Reading primary sources can be difficult for struggling readers. Lets be honest, it can be difficult for many readers. Primary sources in my class are often written at least a few centuries ago in a style that simply confuses my students. However, the project we are just now finishing had students read primary sources from the era of Indian independence (late 1800's to 1947). I tried to scaffold the reading by defining words that students might not know. The other support I gave students was a group. Student worked in groups of 3 to read and analyze the short primary sources.
I taught students to "chunk" the reading into a few sentences and discuss each chunk separately and try to figure out its meaning. "What is this chuck trying to say to you", I asked them. I told them they would have to read each primary source multiple times--this was normal, but taking good notes would reduce the number of times they had to read each source. The whole-group direct instruction explanation of this skill mostly fell on deaf ears, but once I went around to each group as they met frustration or misunderstanding, I retaught the aforementioned advice. I saw groups instantly begin to successfully dissect the difficult reading. Before I talked to them, I realized they were reading through the entire passage--burning right through it, basically lip-syncing the words, without any level of processing what they were reading. It was then I realized many of my kids didn't know how to read critically.
Many of them did not have the skill set to tackle difficult reading. Students have encountered difficult reading before, but their computers enabled them to find more simple resources. This project required them to explain how India became independent (choosing a combination of 6 possible causes) by selecting specific quotes and portions from the primary sources only. They allocated a certain percentage to each of the 6 possible causes, but had to justify their choices with specific parts of each primary source. They were forced to understand the information in the primary source.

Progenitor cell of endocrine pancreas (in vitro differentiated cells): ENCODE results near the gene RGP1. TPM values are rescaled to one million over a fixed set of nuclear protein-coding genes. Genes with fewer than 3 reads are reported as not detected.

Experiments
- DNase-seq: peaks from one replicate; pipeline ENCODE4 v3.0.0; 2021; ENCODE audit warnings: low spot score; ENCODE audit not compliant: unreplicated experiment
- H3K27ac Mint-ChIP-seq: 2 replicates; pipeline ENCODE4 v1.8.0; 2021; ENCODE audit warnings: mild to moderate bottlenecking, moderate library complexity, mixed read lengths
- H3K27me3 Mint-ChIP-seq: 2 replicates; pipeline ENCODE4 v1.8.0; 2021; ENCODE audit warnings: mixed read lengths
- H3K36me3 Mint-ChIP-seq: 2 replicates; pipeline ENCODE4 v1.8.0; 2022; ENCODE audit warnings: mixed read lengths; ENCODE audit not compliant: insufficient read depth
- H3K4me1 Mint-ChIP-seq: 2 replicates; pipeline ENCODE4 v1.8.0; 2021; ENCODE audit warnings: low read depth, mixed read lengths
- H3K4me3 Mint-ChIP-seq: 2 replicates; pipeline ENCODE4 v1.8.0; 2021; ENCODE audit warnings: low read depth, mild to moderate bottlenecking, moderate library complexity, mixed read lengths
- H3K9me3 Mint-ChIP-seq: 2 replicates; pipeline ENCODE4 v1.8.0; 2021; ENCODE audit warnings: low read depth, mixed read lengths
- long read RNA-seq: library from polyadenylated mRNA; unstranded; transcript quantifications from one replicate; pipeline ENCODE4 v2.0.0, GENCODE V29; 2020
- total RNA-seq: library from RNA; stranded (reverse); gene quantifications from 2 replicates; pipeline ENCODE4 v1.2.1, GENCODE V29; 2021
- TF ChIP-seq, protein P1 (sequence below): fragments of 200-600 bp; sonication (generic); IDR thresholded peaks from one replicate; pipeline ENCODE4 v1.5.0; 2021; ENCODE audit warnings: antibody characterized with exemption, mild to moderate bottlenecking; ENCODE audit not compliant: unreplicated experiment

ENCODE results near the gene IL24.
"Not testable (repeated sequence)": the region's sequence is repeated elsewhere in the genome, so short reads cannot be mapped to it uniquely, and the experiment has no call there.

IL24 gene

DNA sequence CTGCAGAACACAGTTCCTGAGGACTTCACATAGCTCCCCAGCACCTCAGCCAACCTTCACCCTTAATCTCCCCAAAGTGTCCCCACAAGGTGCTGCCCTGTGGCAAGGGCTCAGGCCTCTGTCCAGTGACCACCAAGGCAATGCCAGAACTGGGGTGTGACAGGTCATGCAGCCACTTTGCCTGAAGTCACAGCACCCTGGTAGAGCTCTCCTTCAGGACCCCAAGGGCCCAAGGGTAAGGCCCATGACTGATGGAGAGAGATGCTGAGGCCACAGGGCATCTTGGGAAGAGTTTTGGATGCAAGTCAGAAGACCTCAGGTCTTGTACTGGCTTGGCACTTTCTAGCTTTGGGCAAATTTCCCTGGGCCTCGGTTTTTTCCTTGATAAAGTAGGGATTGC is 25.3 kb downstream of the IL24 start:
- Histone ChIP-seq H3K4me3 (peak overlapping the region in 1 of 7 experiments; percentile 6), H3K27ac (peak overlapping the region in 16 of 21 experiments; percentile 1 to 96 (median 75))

The "chunking" advice was very useful, but the best resource the students had to understand the difficult primary sources were their groups. After they read a few sentences, they would have great conversations about what the chunk was about. I heard students correcting each other, building on each other's knowledge, reminding each other about context clues, identifying vocabulary words, etc. It was really exciting. I just found it interesting that when students were initially told to use this method it was ignored, but when I sat down in a moment of frustration and retaught it and modeled it for them they took right to it. This just reinforces something we've blogged about before. The more I teach, the less they learn. If they don't "need" what you are teaching, they won't remember and/or use it. Whole-group direct instruction should be limited as much as possible. As students begin to work and you identify a few students beginning to struggle, you can "spot teach" as needed. If a student can learn something on their own, why steal that from them with unnecessary instructions and advice? New motto: Don't steal their learning.